- »New Zealand Closer to Credit Card Ban for Online Gambling
New Zealand Closer to Credit Card Ban for Online Gambling
The New Zealand Department of Internal Affairs has been considering a ban on credit cards for online gambling payments since this summer.
Since then, the department held a public consultation on the subject, and SkyCity’s Auckland casino launched its online casino product. By all accounts, this has led to the DIA to decide to implement the credit card ban soon.
A Lawful Challenge of Sorts
It all started with the battle between SkyCity and the New Zealand government.
SkyCity Entertainment Group wanted an online casino component to partner with its Auckland land-based casino property. The company felt that it should be able to operate an online casino for two reasons.
First, customers clearly wanted it. Studies showed that New Zealanders spent as much as $160 million per year on casino sites, but all were based offshore since they were not welcomed to be licensed by the NZ government.
Second, New Zealand law permitted Lotto and TAB to offer online betting options. The government-run sites were a monopoly of sorts, though, and SkyCity wanted to be able to compete for online gambling business.
As the law dictated, online gambling companies were not allowed to operate from a New Zealand base. SkyCity, then, planned to let its Maltese subsidiary do it…from Malta.
The company partnered with Gaming Innovation Group (GiG) to develop and launch SkyCityCasino-dot-com later in 2019.
DIA Hands Tied
The loophole was a bit unexpected, as was SkyCity’s bold move.
The New Zealand Department of Internal Affairs (DIA) knew that changing the current laws to prohibit SkyCity’s online casino could take years. DIA Minister Tracey Martin said the government was “disappointed” that the company was moving forward with its plans.
Little could be done to stop the site from its launch, but there was another card the DIA could play. In order to make it as difficult as possible for players to deposit money to the SkyCity online casino, the DIA could implement a ban on using credit cards for online gambling.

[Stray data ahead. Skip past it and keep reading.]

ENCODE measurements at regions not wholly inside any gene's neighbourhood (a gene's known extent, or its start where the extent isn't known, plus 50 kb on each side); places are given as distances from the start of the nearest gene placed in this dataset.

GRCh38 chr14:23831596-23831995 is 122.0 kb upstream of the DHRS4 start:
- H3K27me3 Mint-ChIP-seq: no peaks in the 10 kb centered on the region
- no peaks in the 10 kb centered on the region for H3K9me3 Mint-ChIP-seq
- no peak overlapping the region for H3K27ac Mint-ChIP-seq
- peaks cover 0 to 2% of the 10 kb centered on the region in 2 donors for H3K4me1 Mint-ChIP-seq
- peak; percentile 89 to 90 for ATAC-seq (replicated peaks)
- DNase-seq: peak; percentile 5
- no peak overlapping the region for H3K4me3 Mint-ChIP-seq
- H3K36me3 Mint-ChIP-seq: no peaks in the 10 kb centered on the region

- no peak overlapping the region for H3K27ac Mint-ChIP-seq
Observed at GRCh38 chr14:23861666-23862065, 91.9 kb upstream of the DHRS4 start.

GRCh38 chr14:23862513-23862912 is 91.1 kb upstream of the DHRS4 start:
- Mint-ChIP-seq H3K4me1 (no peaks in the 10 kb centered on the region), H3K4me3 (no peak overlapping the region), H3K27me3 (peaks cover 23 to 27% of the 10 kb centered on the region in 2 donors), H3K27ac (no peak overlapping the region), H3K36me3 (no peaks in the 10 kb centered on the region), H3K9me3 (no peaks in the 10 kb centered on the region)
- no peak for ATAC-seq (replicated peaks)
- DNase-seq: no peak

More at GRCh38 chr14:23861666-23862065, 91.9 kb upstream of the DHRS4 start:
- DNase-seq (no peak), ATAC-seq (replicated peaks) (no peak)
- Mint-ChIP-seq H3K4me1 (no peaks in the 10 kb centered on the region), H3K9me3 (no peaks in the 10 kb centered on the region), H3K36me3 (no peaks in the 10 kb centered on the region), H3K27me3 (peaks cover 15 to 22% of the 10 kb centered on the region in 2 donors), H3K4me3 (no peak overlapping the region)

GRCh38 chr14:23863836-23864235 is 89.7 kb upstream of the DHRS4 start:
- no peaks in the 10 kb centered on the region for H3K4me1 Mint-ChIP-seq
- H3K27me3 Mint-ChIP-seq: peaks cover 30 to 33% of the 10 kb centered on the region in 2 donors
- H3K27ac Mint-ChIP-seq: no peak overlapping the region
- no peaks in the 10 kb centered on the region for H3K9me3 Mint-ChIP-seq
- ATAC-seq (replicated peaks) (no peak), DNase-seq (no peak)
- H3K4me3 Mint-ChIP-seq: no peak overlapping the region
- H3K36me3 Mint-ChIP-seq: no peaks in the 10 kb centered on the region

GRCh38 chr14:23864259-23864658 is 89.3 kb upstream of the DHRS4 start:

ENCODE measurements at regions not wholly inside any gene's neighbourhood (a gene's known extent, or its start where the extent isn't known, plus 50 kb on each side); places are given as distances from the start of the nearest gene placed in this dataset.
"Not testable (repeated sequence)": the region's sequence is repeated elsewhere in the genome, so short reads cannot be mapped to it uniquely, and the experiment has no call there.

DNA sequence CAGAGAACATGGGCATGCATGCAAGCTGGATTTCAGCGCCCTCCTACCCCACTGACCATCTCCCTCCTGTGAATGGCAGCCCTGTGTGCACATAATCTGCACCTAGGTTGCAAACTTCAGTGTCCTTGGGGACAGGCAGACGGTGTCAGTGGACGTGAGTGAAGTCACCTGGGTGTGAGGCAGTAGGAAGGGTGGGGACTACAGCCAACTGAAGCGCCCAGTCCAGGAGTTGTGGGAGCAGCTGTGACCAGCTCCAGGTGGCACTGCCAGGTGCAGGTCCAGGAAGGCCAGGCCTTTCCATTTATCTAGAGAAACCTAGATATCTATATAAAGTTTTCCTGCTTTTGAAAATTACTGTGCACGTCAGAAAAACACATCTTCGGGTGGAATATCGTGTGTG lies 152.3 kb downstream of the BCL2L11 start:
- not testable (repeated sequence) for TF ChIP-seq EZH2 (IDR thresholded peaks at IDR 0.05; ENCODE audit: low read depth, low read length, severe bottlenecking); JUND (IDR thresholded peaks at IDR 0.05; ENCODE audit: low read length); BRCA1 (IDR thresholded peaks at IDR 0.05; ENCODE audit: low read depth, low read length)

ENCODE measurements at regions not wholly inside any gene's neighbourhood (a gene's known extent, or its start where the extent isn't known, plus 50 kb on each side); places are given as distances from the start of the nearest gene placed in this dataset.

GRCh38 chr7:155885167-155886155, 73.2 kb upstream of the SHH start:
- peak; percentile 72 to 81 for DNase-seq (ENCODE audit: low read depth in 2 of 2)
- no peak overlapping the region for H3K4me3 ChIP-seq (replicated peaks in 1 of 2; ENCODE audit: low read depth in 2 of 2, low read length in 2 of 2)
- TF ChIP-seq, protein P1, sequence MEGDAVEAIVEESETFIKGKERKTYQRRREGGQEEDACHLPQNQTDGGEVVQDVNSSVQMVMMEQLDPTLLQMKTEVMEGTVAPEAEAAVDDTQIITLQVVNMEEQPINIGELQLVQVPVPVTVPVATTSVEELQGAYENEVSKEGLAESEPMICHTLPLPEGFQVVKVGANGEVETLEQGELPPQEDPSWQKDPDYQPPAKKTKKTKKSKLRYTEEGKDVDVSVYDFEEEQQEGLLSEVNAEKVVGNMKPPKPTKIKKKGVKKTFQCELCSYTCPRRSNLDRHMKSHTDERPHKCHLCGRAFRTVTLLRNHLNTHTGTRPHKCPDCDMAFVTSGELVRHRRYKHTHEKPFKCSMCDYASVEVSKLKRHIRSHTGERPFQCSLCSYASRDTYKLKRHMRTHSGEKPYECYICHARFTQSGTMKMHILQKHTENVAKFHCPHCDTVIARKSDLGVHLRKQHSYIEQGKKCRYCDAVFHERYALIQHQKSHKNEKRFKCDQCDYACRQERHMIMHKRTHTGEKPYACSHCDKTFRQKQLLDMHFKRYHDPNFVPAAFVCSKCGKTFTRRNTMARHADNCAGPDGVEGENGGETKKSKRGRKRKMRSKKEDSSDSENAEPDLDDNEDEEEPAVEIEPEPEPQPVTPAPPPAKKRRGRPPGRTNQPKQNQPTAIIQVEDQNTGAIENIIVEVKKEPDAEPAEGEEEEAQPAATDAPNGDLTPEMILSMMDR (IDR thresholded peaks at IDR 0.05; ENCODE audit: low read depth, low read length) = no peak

Public Discussion Concluded
The DIA then opened a public consultation in the form of a public discussion document: Online Gambling in New Zealand.
“The Government is interested in knowing what is important to you when it comes to regulating online gambling in New Zealand,” it began. “We would also like to know more about how online gambling is affecting the lives of New Zealanders.”
The document noted that the Gambling Act of 2003 did not foresee the modernization of gambling and how much the internet would play a part in all parts of life today.
The public was asked to submit opinion forms online, via email or regular mail to the DIA before September 30.
Essentially, the DIA came up with four options on which to vote to achieve updated laws.
- Lotto and TAB offer existing gambling products like lotteries, racing and sports betting (no change to current law)
- Lotto and TAB could offer more online gambling products like casino games
- Domestic operators (any NZ commercial or charitable operations) could be licensed to offer casino-style online gambling products
- Any domestic or overseas operators could be licensed to offer gambling products online
On a different angle, the DIA took the opportunity to address gambling harm in relation to online gambling, asking respondents to weigh the options on the table thus far.
- Educate public about online gambling and urge operators to comply
- Industry finances problem gambling services
- Allow gambling industry to self-regulate
- Prohibit or restrict online gambling advertising
- Government regulates industry conduct
- Regulators enforce laws and licensing conditions
Credit Card Ban on the Way
While the results of the consultation have not yet been released, it appears that the DIA has decided on one course of action already.
Per the New Zealand Herald, the DIA plans to implement the credit card ban. The timeline for an announcement and consultation with financial institutions are unknown.
This may be the most immediate way to stave off some of the anticipated gambling harm. And with the Problem Gambling Foundation demanding action in the wake of the summer launch of SkyCity’s online casino, it appears that the DIA wants to be responsive.
In Australia, some banks are making the move to ban credit card use for gambling on their own.
Earlier this year, Macquarie became the first major bank to block gambling charges on all credit cards issued by its facilities. The policy went into effect on July 1. For financial institutions, it is as simple – sometimes – as changing policy and alerting customers.
It is unclear how New Zealand will handle the process, but it will likely become public knowledge before the end of 2019.